The Phoenix is 200 issues old this week and apparently is "the first independent comic to reach such a milestone in over 40 years" says The Guardian and several other newspapers. Meanwhile, Viz comic is quietly celebrating its 250th issue this month.
The press are missing a vital word. The actual PR from The Phoenix said the comic was the first weekly independent comic to reach 200 issues since 1969, but even that is questionable. Which previous indie comic was that then? Step forward TV Century 21, somehow reclassified as an independent comic just for the benefit of The Phoenix's boast. TV21 was published by City Magazines, one of the major players in British comics of the sixties. They also published various other titles including Yogi Bear's Own, Huckleberry Hound Weekly, TV Tornado, Solo, Lady Penelope, and Joe 90 Top Secret. Hardly what one would think of when talking about indie comics.
Thing is, The Phoenix doesn't need to resort to such flawed hyperbole in order to big itself up. The fact that it's reached 200 issues is a fantastic achievement in itself and well worthy of celebration. Surely a better, and more accurate, boast would be "The Phoenix, an independent comic, is celebrating 200 issues this week. A milestone that many mainstream comics have never reached."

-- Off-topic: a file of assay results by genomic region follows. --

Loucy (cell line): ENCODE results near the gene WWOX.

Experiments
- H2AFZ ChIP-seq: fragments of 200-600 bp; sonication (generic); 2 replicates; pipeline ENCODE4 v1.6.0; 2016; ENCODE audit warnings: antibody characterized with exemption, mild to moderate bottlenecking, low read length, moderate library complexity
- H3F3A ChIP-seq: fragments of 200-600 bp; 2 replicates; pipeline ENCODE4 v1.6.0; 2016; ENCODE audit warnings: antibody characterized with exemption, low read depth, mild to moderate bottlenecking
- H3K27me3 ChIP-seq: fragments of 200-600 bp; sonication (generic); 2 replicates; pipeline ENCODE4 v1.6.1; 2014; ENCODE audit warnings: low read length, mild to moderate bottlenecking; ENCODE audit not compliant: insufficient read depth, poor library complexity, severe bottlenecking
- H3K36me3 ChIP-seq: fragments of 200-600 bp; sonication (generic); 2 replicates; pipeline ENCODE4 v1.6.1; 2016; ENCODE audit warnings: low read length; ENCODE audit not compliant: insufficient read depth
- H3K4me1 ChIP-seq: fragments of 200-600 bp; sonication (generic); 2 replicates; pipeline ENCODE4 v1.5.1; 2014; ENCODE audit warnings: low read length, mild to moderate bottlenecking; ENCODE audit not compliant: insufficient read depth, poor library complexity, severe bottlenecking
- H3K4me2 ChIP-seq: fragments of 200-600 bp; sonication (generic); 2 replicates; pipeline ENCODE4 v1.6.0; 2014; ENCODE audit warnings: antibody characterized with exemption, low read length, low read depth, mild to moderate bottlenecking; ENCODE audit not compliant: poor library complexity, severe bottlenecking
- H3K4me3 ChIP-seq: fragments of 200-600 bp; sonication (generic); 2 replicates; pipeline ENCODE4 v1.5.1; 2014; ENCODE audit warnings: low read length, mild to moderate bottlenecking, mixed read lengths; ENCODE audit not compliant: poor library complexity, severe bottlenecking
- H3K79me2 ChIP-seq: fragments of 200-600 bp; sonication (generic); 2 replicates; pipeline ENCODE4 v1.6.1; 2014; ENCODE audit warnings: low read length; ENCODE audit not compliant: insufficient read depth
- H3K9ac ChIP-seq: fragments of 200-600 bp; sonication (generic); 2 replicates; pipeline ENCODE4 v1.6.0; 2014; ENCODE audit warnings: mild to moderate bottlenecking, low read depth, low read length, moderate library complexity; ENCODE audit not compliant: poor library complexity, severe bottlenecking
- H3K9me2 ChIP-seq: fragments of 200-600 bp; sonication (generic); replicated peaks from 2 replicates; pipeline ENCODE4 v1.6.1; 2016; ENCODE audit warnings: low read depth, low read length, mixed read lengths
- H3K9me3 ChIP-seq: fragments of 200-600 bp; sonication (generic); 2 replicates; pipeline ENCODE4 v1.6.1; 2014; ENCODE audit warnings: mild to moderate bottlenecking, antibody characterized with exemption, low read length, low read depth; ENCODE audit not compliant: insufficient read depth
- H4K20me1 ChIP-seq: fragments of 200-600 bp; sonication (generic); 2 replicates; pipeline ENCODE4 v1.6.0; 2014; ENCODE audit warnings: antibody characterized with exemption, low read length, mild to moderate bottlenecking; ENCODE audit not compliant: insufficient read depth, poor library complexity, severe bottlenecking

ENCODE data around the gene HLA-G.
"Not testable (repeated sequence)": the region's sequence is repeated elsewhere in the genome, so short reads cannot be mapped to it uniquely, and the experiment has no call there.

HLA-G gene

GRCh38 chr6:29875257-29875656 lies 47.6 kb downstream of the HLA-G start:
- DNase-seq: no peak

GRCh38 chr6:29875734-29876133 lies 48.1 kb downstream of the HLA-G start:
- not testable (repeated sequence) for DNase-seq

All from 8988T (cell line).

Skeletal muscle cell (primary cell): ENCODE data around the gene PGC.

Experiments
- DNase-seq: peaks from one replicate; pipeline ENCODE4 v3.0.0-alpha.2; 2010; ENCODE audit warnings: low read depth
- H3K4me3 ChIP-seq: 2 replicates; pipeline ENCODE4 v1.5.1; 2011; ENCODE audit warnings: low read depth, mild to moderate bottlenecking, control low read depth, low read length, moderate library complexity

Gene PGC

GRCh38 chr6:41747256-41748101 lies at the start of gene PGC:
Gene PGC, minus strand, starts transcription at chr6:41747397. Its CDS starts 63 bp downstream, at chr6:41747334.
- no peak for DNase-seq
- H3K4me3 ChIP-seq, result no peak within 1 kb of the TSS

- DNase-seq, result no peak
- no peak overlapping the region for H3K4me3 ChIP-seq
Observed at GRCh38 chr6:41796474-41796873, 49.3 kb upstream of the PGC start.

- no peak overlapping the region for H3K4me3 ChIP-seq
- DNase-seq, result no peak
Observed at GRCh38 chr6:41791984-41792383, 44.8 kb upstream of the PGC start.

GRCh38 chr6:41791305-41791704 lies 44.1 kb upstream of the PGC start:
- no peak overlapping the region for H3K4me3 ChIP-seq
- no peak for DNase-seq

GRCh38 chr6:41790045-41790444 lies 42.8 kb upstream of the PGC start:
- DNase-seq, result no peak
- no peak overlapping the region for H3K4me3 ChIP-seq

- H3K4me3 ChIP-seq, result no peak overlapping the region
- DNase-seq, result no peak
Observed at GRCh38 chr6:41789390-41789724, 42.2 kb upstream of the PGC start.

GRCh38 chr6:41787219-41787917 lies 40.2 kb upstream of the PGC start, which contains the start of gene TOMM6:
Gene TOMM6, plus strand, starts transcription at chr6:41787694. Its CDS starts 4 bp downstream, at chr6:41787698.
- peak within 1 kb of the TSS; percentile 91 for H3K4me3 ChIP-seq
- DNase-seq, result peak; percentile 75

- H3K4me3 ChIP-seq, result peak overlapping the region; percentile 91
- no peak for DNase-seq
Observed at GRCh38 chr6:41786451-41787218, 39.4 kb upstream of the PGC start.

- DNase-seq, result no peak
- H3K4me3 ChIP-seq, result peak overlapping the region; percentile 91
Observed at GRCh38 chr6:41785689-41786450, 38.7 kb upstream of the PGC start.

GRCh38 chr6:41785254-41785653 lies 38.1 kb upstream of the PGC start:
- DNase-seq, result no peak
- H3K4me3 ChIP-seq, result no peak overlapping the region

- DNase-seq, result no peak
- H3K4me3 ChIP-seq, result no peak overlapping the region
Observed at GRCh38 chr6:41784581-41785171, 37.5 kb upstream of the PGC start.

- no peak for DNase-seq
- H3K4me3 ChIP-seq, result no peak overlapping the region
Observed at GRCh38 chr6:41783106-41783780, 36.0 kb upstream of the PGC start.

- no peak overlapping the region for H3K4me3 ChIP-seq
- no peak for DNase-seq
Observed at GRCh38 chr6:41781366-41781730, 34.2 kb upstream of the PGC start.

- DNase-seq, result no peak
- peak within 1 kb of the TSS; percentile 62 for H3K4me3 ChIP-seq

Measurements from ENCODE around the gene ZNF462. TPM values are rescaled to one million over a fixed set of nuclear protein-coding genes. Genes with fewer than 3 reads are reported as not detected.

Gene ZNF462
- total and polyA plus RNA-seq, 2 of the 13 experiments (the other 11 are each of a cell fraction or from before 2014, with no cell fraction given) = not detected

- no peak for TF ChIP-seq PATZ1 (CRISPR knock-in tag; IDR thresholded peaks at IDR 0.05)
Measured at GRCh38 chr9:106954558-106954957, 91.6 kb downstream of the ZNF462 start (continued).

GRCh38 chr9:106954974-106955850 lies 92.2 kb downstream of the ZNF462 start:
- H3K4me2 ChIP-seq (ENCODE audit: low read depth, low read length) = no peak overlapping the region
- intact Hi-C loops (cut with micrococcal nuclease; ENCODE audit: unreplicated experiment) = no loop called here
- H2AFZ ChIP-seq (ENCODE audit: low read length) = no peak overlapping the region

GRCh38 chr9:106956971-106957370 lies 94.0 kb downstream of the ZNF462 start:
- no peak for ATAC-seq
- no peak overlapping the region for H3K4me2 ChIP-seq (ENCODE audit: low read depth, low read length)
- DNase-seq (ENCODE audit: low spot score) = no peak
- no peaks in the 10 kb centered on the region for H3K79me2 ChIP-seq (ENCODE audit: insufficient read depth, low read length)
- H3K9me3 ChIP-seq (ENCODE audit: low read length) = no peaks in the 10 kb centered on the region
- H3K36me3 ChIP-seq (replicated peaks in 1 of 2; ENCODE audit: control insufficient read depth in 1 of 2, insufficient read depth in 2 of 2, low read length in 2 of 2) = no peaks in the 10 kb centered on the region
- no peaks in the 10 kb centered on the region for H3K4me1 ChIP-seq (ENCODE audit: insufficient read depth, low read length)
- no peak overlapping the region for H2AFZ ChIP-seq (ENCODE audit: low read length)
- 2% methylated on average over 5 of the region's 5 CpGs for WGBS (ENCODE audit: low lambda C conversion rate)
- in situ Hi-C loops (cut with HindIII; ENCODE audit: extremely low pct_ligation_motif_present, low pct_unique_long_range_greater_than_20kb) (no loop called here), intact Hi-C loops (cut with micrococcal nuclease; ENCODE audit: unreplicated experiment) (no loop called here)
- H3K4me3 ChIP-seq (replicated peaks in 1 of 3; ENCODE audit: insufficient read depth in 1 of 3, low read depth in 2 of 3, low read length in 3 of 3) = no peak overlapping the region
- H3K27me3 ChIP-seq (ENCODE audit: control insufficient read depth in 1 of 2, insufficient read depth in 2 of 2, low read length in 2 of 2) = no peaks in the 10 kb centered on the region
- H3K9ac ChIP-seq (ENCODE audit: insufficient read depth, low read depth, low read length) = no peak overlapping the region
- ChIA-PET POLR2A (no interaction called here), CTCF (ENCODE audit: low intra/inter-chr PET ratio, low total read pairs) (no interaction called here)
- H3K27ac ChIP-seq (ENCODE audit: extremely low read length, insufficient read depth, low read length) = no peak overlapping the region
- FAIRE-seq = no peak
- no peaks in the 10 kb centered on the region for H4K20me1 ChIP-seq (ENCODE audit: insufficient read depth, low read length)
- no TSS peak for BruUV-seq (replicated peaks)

So, well done to The Phoenix on its 200th issue. An edition that not only has 16 extra pages for no extra cost but also finally arrives on the shelves of many branches of WH Smith. Yes, The Phoenix is now in the High Street of some towns and cities across the UK.
Issue 200 gives us a striking cover by Chris Riddell, and opens with the start of a new serial, Saint Georgia and The Ends of the World, by Robin Boyden.
There's also a new adventure for the Mega Robo Bros by Neill Cameron...
A new comedy adventure serial Battlesuit Bea by Jamie Smart, and much, much more...
The good thing about The Phoenix is that is has its own identity. It doesn't follow the traditional formula of Beano-inspired funnies, and has little in common with British comics of old. It seems to be more inspired by the style and tone of modern children's books, and although this aspect sometimes comes across as a bit too polite and twee to those of us who grew up with raucous comics like Wham!, Smash! and Oink! it can't be denied that many children find it appealing. And of course the response of that target audience is the only thing that matters for a children's comic.
The arrival of The Phoenix in WH Smith is an interesting development. The strength of the comic is that it's all-story, no features, no ads, and no bagged gifts. If it proves a success, as I hope it will, there's a strong possibility that other publishers will want to follow suit. It might even lead to a revival of the story-driven comic, instead of the 'bagged magazines with a few pages of strip' that have dominated the shelves over the past 15 years or more. That in itself is a good reason to buy The Phoenix from Smiths, if your branch is stocking it of course. (Some people are already reporting that their local Smiths has never heard of the comic. I bought mine from the branch in Birmingham city centre.)
Who says the British comics industry is dead? The Phoenix No.200 is out now, 48 pages for £2.99, available from selected branches of WH Smith, Waterstones, and Waitrose.